A Celebrity Brush with Philosophy …and a chance to get your a-ha moment captured in paint


Actor Lloyd Owen (Elendil in the The Rings of Power, now streaming on Amazon Prime) and author Andy West will be testing their philosophical intuitions with Maria Alvarez and Adrian Alsmith … and you are invited to watch, listen, and capture their a-ha moments (with a free drawing lesson from celebrated portrait artist Robin Lee Hall).

Ticket are free (but limited) and include a starter drawing materials pack. Open to all students.
Book your tickets here

About ‘A Celebrity Brush with Philosophy’

Join us to have a go at capturing a portrait of our famous sitters in conversation – suitable for the total novice (and the expert) in both portraits and philosophy.

Our celebs will be puzzling over whether love is moral, and how we can know whether we’re awake or dreaming in our inaugural ” A First Celebrity Brush with Philosophy“. We are delighted to welcome Lloyd Owen (starring in Lord of the Rings: The Rings of Power, now streaming on Amazon Prime) in discussion with Professor Maria Alvarez to unpick some puzzles about love, the slip between sleep and wakefulness, and his interest in philosophy while Robin Lee Hall (Royal Society of Portrait Artists) helps you capture his a-ha moment. We are also delighted to welcome Andy West (break-out author of The Life Inside) talking about the his experience teaching philosophy in prisons, the links between love and morality, and why we’re not in the Matrix after all, in discussion with Dr Adrian Alsmith while Robin continues to guide us to draw out their thoughts….
30 places available.
Bring your drawing materials (paper, pencils and/or charcoal)

More about our Celebrities
Andy West is the author of The life Inside: A Memoir of Prison, Family and Philosophy (Picador 2022). His writing has been published in The Guardian, Aeon, 3AM Magazine, Huck and Litro He is philosopher in residence at HMP Brixton in London.

Lloyd Owen is an actor, pond swimmer, intermittent cyclist and sometimes get paid for shouting in the evenings. He is currently starring as Elendil in the The Rings of Power, now streaming on Amazon Prime.
This event is a collaboration between Philosophy at King’s College London, The Centre for Philosophy and Arts (based at King’s College London), and Culture @ King’s College London.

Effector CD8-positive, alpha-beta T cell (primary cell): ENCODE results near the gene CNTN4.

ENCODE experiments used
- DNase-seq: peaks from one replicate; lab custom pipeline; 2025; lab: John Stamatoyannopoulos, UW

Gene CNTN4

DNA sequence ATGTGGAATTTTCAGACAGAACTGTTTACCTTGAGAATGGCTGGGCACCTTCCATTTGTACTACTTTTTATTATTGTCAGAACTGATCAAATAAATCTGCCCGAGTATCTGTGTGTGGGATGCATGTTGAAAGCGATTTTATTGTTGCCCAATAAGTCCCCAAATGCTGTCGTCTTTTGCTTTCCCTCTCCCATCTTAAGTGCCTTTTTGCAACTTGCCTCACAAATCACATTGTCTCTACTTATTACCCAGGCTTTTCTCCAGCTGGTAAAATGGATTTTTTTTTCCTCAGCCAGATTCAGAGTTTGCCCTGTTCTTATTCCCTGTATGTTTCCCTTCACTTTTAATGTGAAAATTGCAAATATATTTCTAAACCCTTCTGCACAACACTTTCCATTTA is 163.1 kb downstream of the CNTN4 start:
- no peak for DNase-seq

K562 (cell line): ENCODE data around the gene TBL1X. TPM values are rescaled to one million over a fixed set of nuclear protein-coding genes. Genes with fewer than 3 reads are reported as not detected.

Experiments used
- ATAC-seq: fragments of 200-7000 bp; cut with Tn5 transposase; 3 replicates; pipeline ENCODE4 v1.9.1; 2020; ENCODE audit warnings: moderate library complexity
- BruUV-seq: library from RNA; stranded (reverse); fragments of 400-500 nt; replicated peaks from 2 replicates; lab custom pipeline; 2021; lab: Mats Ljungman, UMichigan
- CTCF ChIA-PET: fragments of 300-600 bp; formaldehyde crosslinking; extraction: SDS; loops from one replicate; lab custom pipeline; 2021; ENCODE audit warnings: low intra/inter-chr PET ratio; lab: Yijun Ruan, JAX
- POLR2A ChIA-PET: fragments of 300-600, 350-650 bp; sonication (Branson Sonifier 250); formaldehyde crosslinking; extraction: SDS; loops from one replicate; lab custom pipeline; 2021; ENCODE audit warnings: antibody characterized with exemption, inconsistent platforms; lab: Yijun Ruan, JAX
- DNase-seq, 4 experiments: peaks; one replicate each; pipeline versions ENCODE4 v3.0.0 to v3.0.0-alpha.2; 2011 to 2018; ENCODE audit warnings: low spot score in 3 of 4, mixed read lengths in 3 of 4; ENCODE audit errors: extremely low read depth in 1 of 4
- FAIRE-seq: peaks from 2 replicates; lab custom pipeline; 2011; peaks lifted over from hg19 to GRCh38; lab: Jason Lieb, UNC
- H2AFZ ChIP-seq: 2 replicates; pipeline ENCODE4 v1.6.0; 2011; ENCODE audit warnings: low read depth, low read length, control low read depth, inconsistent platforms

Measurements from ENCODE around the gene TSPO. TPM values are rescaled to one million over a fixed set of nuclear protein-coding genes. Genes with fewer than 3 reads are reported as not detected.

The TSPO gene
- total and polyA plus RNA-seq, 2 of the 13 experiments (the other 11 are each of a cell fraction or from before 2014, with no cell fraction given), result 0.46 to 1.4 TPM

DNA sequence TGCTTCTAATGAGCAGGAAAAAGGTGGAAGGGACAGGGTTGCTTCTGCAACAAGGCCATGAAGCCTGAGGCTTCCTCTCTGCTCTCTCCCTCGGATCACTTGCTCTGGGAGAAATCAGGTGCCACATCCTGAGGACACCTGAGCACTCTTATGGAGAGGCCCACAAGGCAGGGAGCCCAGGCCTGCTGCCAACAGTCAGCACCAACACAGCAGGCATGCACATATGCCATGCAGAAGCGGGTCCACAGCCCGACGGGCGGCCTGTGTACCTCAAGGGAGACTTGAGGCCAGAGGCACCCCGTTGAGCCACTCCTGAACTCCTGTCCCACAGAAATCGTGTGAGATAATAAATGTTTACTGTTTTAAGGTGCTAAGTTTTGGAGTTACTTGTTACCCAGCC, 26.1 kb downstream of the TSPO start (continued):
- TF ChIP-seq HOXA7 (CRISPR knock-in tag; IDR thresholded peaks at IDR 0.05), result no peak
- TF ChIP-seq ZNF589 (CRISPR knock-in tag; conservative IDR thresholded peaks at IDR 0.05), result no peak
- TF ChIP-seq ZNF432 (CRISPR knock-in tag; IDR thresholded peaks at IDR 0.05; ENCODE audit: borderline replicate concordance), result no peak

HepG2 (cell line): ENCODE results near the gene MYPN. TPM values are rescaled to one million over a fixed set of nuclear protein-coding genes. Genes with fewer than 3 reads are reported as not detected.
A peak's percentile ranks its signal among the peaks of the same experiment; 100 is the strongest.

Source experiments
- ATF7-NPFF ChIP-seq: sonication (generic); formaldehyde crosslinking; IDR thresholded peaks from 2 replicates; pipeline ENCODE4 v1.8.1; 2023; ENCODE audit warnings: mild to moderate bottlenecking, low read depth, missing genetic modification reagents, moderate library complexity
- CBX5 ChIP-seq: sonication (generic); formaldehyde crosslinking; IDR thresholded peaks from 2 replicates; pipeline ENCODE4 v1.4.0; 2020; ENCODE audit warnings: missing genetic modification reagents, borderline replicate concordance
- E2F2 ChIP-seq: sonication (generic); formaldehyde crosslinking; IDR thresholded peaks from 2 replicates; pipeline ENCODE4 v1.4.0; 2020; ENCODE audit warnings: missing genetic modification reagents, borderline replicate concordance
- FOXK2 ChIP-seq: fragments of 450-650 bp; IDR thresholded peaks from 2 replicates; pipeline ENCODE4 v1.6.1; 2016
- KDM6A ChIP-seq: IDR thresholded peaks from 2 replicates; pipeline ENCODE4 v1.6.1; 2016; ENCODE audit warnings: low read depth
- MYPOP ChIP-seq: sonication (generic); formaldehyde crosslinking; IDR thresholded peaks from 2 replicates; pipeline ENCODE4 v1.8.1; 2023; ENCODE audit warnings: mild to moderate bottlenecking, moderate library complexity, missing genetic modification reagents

With thanks for the generous support offered by Lloyd Owen and Andy West.

Want your portrait done while you unpick a philosophy puzzle? Click here to book for A First Brush with Philosophy

Recordings of Mark Sainsbury Fest Lectures Now Available

King’s College London’s Department of Philosophy is very pleased to announce that recordings from the Mark Sainsbury Fest of the Annual Lecture by Dorothy Edgington (‘Two Kinds of Indeterminacy’) and of Mark’s Lecture (‘Boundarylessness’) are now available at the event webpage (https://marksainsburyfest.wixsite.com/event), as well as below:

You can also see photos of the event by photographer Victoria Goodman in this previous post!

“What is behind a successful academic hoax?” by Costica Bradatan in the Agora series edited by KCL’s @aj_wendland in The New Statesman

Check out the latest from the Agora“What is behind a successful academic hoax?” by Costica Bradatan!

The competitive nature of academia produces a tendency to group-think, which hoaxers exploit – Costica Bradatan [Illustration by Sergio Ingravalle/Ikon Images]

Costica Bradatan is Professor of Humanities at Texas Tech University. He is the author of In Praise of Failure: Four Lessons in Humility.

This article is part of the Agora series, a collaboration between the New Statesman and Aaron James Wendland. Wendland is Vision Fellow in Public Philosophy at King’s College, London and a Senior Research Fellow at Massey College, Toronto. He tweets @aj_wendland.

“Does the rise of the metaverse mean the decline of cities?” by Max Hayward in the Agora series edited by KCL’s @aj_wendland in The New Statesman

Check out the latest from the Agora“Does the rise of the metaverse mean the decline of cities?” by Max Hayward.

Neighbourhoods depend on people looking out for each other, but the growth of virtual worlds threatens to undermine public oversight of real spaces – Max K. Hayward [Illustration by Hiroshi Watanabe/ Getty Images]

Max Khan Hayward is a lecturer in ethics and political philosophy at the University of Sheffield.

This article is part of the Agora series, a collaboration between the New Statesman and Aaron James Wendland. Wendland is Vision Fellow in Public Philosophy at King’s College, London and a Senior Research Fellow at Massey College, Toronto. He tweets @aj_wendland.